Jacobs, Eastwood and Bigelow. The opinion of the court was delivered by Bigelow, J.A.D.
[2 NJSuper Page 43] This is an appeal from the levy of a transfer inheritance tax. The testator, Nathan Borish, died
in the spring of 1944 and, after a contest, his last will was admitted to probate by the Cumberland Orphans' Court. There followed an appeal to the Prerogative Court, as well as other litigation over the estate. Finally, in October, 1947, the executors (who had not qualified), the next of kin, and all the adults who claimed an interest under the will, arrived at a settlement whereby they agreed that the estate should be divided among the interested parties in certain stipulated proportions and in entire disregard of the will of Mr. Borish. The Court of Chancery, to which tribunal the agreement was submitted, found it advantageous to the infants and possible unborn remaindermen, and by order dated March 12, 1948, approved the compromise. Thereupon the appeal to the Prerogative Court and other pending suits were dismissed.
The State Tax Commissioner assessed transfer inheritance taxes in respect to the several legacies contained in the will. The appellants take the position that the compromise agreement and the order of Chancery approving it superseded and destroyed the will and hence that the taxes should have been levied as though decedent died intestate.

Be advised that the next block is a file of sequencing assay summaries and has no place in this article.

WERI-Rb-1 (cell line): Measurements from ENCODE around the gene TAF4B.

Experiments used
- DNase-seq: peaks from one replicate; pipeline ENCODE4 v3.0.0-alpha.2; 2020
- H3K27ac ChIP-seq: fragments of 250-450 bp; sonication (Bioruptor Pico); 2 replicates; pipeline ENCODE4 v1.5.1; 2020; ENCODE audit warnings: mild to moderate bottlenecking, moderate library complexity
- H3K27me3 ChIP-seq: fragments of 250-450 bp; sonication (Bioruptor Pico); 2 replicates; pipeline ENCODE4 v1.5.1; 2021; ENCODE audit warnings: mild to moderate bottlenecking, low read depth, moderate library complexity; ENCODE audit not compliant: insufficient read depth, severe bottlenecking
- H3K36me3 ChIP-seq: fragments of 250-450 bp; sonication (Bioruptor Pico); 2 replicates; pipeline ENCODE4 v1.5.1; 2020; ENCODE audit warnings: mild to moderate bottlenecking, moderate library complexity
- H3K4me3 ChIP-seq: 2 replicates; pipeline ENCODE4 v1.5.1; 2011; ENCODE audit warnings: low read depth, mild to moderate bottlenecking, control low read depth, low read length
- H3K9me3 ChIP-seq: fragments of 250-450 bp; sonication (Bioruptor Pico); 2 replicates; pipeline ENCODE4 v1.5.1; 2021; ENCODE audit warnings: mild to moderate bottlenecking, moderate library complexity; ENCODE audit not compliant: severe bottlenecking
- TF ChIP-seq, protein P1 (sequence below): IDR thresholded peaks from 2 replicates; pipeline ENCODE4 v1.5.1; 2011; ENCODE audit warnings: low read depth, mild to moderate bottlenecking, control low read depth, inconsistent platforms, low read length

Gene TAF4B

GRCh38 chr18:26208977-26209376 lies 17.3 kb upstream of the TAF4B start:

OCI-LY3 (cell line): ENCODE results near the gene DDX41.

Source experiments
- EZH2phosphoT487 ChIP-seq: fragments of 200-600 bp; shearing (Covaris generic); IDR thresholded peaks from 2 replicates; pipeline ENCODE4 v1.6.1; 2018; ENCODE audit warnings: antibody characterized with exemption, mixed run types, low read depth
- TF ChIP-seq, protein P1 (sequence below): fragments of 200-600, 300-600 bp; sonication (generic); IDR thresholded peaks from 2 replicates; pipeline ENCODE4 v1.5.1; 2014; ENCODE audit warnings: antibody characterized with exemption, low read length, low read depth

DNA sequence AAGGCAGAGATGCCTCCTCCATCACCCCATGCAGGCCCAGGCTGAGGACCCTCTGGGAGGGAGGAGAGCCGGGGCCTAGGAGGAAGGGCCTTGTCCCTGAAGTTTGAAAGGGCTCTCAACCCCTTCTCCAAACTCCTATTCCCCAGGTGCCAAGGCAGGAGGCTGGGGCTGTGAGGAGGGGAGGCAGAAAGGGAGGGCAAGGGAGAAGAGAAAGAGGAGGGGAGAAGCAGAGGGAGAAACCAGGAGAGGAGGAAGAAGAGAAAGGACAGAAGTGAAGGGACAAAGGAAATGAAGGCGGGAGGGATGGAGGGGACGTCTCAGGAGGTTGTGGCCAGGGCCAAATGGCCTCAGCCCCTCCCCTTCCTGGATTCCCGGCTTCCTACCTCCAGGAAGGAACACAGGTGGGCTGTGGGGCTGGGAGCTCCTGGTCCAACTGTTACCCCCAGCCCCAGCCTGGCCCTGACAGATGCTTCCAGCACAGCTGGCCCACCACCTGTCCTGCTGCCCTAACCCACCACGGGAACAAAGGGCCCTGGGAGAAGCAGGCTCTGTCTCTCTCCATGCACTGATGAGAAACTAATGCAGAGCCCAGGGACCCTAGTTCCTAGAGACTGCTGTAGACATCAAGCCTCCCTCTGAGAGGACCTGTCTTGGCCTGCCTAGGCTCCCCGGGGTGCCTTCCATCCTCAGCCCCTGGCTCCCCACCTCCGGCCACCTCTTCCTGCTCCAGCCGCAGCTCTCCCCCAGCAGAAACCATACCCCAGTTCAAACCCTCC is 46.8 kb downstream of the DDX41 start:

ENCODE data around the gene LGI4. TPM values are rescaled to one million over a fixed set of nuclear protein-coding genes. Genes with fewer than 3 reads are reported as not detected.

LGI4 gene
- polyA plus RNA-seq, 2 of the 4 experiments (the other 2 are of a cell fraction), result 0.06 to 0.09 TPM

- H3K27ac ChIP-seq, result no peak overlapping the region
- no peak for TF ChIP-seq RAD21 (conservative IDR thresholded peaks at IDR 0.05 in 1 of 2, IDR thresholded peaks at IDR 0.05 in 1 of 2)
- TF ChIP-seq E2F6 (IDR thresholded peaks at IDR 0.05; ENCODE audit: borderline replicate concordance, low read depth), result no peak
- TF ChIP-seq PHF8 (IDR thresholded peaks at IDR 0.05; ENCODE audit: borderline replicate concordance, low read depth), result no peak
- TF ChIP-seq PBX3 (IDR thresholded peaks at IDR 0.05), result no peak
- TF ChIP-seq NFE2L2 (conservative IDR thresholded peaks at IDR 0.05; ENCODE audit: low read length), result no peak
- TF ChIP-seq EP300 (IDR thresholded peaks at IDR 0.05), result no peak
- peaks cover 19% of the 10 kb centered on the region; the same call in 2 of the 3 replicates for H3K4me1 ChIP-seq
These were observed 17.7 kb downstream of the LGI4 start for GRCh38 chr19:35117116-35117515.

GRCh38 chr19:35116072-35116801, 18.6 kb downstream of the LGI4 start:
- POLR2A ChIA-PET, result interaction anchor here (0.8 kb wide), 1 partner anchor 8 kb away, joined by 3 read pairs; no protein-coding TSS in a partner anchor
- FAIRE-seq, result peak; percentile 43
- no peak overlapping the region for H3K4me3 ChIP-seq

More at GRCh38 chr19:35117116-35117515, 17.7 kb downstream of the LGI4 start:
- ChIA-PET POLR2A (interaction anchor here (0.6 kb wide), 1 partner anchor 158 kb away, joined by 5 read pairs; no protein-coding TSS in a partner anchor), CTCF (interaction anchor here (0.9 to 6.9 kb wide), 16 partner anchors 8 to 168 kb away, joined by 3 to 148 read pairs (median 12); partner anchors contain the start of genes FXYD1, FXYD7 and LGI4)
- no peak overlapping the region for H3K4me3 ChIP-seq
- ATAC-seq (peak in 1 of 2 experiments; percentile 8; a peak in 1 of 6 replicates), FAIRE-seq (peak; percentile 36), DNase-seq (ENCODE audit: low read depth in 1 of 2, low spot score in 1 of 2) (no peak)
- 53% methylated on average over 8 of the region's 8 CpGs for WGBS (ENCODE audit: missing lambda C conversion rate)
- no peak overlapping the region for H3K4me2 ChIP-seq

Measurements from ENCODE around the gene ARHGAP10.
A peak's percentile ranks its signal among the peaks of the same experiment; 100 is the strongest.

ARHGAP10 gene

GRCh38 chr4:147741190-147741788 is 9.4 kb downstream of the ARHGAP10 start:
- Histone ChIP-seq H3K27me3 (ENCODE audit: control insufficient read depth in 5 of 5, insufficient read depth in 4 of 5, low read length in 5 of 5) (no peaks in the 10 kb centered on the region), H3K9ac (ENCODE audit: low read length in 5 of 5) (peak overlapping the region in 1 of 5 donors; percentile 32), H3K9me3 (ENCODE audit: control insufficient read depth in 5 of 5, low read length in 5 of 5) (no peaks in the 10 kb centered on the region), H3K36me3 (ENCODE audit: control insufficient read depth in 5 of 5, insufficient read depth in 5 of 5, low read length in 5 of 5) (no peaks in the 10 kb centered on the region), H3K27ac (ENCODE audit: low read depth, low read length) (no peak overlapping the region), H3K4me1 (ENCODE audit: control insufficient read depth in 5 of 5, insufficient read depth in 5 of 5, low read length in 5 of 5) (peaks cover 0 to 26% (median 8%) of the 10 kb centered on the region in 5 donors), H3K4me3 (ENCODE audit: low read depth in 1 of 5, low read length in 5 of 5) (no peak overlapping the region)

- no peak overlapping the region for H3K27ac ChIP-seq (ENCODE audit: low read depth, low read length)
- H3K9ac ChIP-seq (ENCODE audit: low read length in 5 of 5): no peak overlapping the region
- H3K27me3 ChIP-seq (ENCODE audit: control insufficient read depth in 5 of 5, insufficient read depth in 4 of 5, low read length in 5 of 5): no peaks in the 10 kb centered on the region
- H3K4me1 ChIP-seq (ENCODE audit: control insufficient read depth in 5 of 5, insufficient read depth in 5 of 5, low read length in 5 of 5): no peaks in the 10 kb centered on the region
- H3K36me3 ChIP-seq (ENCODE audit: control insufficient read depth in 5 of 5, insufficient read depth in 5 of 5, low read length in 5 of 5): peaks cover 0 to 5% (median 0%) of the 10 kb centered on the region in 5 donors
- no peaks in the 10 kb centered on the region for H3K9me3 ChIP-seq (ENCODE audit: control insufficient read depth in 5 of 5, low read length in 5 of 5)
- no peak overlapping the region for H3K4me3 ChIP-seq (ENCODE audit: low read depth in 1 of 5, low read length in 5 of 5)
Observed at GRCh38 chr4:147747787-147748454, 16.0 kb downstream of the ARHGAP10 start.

The parties to the agreement lacked power to "destroy" the will of Mr. Borish. No one can do that. If the appeal from probate had been prosecuted to a conclusion, the probate might have been reversed and the fact established that Mr. Borish died intestate. But the appeal was dismissed and the decree of the Orphans' Court conclusively establishes the factum of the will. Questions of interpretation are not presented by the appellants whose only contention is that the compromise agreement superseded the will. That agreement is effective only because the parties to it had the beneficial title to the estate, and so could do with it as they desired. Their title, or claim of title, some of them derived from the will; others from the statute of distributions. The will is an essential link in the chain of title. The transfers made by the will have taken effect and are taxable. In re O'Neill , 111 N.J. Eq. 378 (Buchanan, V.C. , 1932).
The Court of Chancery was interested in only one feature of the compromise, namely, whether the settlement was advantageous
and fair to the infants then living or who might be thereafter born. Its approval of the agreement had no effect except to bind them. The Court did not have the subject of taxes before it.
The action of the Tax Commissioner will ...